Abstract: To Disclose or Not to Disclose: Public Perceptions of Bipolar Disorder in the Workplace (Society for Social Work and Research 25th Annual Conference - Social Work Science for Social Change)

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To Disclose or Not to Disclose: Public Perceptions of Bipolar Disorder in the Workplace

Friday, January 22, 2021
* noted as presenting author
Lisa O'Donnell, PhD, Assistant Professor, Wayne State University, MI
Kathryn Szechy, MSW, Doctoral Student, Wayne State University, Detroit, MI
Background and Purpose: Bipolar disorder (BD) is one of the leading disabilities worldwide with estimates of unemployment as high as 65% and high rates of reduced work performance. Unemployed individuals with BD are more likely to live below the poverty level, experience a worse course of illness, and have lower life satisfaction. Disclosing BD at work may ensure appropriate work accommodations. However, research indicates that stigma towards employees with BD undermines their efforts to get hired, meet work requirements, and maintain employment. Consequently, people with BD are less likely to disclose their illness at work if they believe their symptoms can go undetected. No known studies have examined public attitudes towards working alongside someone with BD. A clearer understanding would help to further clarify the risks of disclosing one’s illness and aid in the development of strategies to better address these risks.

Methods: This cross-sectional, deception survey was completed by 628 working adults (18 or over) recruited through Qualtrics. Participants were randomized to read one of twelve vignettes describing behaviors of a hypothetical coworker that varied by: 1) coworker gender, 2) coworker’s present mood (depression versus hypomania), 3) reason for the mood symptoms (relationship status change, bipolar disorder diagnosis, no reason given). Following the vignette, participants completed 17 survey questions, assessing attitudes in five areas (social acceptability, competency, reliability, advancement, and job demotion or loss). Additional areas of assessment included demographics, work history, disability status, and degree of experience with BD. Five hierarchical linear regressions were conducted for the five dependent variables (social acceptability, competency, reliability, advancement, and job demotion or loss). Regressions included four levels of predictors: level 1 (vignette characteristics - present mood, mood reason, gender match); level 2 (age, income); level 3 (disability status of the participant (yes/no)); level 4 (participant’s degree of experience with BD (none - quite a lot)).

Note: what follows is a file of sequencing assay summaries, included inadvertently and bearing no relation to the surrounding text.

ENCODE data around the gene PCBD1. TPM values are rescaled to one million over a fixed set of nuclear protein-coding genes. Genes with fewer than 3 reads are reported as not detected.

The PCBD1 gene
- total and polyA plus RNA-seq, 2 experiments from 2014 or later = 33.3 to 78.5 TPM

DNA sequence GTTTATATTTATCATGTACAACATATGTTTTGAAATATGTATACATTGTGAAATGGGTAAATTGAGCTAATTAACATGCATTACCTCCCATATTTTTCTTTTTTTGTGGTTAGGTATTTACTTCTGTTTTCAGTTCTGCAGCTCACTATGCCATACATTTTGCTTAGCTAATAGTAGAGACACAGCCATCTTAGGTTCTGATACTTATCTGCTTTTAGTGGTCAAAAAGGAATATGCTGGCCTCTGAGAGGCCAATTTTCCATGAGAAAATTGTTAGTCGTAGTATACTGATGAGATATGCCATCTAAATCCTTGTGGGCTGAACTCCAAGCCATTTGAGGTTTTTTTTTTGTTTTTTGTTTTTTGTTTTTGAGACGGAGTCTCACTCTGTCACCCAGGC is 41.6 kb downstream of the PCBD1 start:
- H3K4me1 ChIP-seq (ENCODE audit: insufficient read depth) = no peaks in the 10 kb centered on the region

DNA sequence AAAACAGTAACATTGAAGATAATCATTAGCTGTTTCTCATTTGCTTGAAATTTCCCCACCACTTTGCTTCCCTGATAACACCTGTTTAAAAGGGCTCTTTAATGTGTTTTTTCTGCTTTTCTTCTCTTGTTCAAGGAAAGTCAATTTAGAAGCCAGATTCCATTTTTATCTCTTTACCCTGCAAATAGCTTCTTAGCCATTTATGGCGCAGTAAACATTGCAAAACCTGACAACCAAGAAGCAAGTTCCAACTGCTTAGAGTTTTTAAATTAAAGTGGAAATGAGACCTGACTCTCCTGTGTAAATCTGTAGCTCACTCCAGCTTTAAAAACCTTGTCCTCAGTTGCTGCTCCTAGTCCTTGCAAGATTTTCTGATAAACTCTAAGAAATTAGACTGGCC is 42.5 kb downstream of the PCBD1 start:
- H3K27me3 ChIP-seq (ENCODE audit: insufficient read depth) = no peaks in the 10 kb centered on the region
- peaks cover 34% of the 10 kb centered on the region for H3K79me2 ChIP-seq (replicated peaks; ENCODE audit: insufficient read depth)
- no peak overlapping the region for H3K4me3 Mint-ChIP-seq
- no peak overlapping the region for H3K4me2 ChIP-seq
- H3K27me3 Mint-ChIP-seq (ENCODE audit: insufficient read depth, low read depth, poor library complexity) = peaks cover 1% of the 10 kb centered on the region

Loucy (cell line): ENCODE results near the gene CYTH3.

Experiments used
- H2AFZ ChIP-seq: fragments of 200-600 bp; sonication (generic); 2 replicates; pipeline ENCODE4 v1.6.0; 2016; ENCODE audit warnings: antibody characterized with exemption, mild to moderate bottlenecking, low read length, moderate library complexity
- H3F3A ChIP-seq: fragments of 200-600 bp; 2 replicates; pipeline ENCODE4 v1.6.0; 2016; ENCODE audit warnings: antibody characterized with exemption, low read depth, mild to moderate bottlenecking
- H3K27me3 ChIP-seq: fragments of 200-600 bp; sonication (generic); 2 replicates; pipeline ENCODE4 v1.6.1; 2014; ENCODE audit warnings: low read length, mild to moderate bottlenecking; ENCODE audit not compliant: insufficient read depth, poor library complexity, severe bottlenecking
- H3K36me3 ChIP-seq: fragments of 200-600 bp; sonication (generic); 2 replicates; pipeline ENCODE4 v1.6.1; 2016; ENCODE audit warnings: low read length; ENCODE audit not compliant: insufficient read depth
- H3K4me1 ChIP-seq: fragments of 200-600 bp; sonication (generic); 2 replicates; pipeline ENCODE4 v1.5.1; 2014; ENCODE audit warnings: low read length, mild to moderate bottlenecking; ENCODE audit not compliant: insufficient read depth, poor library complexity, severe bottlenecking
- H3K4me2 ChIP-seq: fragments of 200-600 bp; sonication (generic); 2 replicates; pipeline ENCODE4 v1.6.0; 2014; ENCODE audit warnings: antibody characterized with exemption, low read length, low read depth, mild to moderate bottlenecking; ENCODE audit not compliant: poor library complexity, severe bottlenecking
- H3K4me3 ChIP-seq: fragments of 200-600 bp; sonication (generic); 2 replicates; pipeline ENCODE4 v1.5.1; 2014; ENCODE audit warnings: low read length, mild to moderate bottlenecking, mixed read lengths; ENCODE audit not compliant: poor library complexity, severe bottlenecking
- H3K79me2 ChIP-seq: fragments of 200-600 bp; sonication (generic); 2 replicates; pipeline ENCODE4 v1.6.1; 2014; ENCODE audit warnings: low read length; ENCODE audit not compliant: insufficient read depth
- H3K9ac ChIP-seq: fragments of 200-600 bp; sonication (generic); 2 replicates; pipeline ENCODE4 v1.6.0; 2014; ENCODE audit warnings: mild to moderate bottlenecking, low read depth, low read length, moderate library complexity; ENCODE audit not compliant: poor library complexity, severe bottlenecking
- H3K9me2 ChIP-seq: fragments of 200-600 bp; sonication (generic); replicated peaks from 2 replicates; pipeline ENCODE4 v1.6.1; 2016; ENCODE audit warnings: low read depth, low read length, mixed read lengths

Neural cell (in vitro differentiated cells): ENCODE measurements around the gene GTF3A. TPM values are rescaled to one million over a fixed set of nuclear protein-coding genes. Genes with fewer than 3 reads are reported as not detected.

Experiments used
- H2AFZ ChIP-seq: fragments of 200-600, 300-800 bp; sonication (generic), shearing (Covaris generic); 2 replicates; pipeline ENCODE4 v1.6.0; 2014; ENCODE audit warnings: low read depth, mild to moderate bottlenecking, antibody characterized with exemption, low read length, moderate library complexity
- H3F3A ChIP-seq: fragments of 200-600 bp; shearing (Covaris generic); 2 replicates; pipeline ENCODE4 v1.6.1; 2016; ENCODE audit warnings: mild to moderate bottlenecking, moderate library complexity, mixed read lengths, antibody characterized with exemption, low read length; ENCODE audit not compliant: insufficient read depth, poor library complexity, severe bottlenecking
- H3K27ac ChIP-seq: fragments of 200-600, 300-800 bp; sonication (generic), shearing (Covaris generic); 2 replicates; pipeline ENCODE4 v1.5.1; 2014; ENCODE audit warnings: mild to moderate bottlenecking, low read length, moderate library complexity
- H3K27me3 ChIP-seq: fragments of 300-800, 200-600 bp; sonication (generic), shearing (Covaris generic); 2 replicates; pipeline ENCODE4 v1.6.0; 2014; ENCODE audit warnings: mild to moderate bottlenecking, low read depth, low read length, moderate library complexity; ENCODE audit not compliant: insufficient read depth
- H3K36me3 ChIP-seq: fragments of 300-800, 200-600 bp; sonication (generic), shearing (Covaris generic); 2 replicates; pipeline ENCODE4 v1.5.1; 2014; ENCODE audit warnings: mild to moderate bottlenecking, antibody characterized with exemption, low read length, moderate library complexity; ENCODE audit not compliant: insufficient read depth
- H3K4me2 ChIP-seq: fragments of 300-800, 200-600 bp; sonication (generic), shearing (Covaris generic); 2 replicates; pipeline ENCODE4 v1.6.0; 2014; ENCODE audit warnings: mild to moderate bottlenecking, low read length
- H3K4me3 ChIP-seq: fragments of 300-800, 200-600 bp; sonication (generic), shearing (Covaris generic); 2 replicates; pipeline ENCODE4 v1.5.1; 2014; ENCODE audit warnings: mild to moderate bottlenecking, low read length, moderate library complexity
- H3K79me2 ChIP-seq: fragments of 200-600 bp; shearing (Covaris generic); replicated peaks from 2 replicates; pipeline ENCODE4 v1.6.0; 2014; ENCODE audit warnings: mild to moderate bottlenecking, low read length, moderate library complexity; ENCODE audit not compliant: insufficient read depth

Results: Demographics represented the general US population by age, race, and gender. All five final regression models were significant: social acceptability, F(10, 605) = 3.817, p< .000, R2 = .059; competency, F(10, 605) = 3.700, p< .000, R2 = .058; reliability, F(10, 605) = 3.900, p< .000, R2 = .061; advancement, F(10, 605) = 9.095, p< .000, R2 = .131; job demotion/loss, F(10, 605) = 20.656, p< .000, R2 = .255. Statistically significant (p < .05) predictors included mood reason, present mood, participant gender by coworker gender, age, income, disability status and experience with BD.

Conclusions and Implications: Positive work attitudes were greater towards “coworkers” who demonstrated hypomanic symptoms (versus depression), and those who disclosed their BD diagnosis. Participants who had a disability and/or had greater experience with BD, also reported more positive attitudes. Efforts to overcome the stigma of mental illness have increased over recent years. Implications from our work suggest potential progress towards public perceptions of mental illness and decreased negative stereotypes towards BD within the workplace. Strategies aimed at providing greater awareness and understanding of, and empathy toward BD in work settings may reduce stigma and, ultimately, the impact of disclosing one’s illness.